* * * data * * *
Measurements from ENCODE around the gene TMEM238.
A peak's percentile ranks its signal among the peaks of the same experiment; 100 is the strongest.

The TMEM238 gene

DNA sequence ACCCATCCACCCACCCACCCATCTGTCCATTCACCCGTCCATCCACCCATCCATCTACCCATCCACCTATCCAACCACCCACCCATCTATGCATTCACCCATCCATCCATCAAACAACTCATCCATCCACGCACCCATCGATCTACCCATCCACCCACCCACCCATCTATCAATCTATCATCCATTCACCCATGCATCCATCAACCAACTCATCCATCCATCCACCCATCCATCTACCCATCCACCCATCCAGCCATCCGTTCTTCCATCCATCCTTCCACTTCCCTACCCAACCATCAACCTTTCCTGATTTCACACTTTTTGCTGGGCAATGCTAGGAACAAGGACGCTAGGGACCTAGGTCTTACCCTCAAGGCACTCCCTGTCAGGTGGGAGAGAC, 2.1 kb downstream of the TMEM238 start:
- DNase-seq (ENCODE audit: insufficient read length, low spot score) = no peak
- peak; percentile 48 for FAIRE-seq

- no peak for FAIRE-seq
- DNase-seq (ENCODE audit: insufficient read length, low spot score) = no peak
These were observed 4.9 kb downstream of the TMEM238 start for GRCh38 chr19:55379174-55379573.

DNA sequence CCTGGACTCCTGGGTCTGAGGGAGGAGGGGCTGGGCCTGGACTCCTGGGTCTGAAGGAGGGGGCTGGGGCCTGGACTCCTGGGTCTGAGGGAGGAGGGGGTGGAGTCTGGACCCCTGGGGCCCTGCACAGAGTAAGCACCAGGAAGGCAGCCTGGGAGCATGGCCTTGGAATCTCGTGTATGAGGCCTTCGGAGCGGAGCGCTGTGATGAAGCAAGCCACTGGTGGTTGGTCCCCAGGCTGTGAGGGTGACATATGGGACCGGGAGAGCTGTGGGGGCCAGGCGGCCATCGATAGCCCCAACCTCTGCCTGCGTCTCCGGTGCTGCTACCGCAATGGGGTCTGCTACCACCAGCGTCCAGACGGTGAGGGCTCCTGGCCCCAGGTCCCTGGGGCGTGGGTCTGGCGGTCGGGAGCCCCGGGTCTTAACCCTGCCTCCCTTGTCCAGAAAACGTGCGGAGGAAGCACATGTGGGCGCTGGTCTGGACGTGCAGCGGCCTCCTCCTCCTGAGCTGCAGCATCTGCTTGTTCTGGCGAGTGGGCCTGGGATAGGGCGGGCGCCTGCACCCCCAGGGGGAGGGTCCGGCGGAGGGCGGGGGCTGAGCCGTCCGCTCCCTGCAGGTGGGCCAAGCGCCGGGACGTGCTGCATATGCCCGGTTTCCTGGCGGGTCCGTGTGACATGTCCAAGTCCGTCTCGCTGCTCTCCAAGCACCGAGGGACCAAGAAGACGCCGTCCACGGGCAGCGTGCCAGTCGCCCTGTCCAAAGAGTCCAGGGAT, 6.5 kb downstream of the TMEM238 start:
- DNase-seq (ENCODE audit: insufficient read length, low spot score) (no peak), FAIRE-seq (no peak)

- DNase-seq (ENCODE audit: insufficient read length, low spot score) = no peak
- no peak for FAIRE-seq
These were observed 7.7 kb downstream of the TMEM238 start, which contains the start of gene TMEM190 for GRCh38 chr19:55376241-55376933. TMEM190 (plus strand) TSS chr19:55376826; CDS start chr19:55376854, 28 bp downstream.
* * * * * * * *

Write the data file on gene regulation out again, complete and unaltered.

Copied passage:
Measurements from ENCODE around the gene TMEM238.
A peak's percentile ranks its signal among the peaks of the same experiment; 100 is the strongest.

The TMEM238 gene

DNA sequence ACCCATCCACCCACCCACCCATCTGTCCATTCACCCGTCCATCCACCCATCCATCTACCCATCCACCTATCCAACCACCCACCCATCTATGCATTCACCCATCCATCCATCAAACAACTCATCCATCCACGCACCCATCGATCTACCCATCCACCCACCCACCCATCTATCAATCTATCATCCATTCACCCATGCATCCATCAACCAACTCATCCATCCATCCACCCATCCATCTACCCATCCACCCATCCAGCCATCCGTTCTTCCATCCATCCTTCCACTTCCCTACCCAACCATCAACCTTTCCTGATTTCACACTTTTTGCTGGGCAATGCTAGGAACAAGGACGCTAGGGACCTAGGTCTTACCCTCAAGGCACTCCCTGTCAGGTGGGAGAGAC, 2.1 kb downstream of the TMEM238 start:
- DNase-seq (ENCODE audit: insufficient read length, low spot score) = no peak
- peak; percentile 48 for FAIRE-seq

- no peak for FAIRE-seq
- DNase-seq (ENCODE audit: insufficient read length, low spot score) = no peak
These were observed 4.9 kb downstream of the TMEM238 start for GRCh38 chr19:55379174-55379573.

DNA sequence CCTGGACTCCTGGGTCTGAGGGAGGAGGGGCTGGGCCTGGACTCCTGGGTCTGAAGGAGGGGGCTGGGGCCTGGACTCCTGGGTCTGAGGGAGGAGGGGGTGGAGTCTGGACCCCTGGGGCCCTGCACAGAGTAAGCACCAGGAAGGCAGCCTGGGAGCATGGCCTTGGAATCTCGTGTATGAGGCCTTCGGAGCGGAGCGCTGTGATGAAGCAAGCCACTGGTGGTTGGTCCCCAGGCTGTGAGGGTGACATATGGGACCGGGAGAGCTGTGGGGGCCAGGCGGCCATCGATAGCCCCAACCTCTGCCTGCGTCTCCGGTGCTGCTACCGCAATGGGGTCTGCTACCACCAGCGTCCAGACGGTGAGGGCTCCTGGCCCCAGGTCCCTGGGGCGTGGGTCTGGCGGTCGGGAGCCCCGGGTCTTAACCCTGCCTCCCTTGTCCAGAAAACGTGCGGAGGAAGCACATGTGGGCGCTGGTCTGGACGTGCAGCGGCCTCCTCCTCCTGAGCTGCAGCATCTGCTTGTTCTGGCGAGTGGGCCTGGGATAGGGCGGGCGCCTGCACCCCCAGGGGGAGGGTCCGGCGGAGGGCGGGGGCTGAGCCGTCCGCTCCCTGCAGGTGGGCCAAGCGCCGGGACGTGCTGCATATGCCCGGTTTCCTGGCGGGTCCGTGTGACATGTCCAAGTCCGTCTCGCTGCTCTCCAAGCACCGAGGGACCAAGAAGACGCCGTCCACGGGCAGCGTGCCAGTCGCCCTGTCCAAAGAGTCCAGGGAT, 6.5 kb downstream of the TMEM238 start:
- DNase-seq (ENCODE audit: insufficient read length, low spot score) (no peak), FAIRE-seq (no peak)

- DNase-seq (ENCODE audit: insufficient read length, low spot score) = no peak
- no peak for FAIRE-seq
These were observed 7.7 kb downstream of the TMEM238 start, which contains the start of gene TMEM190 for GRCh38 chr19:55376241-55376933. TMEM190 (plus strand) TSS chr19:55376826; CDS start chr19:55376854, 28 bp downstream.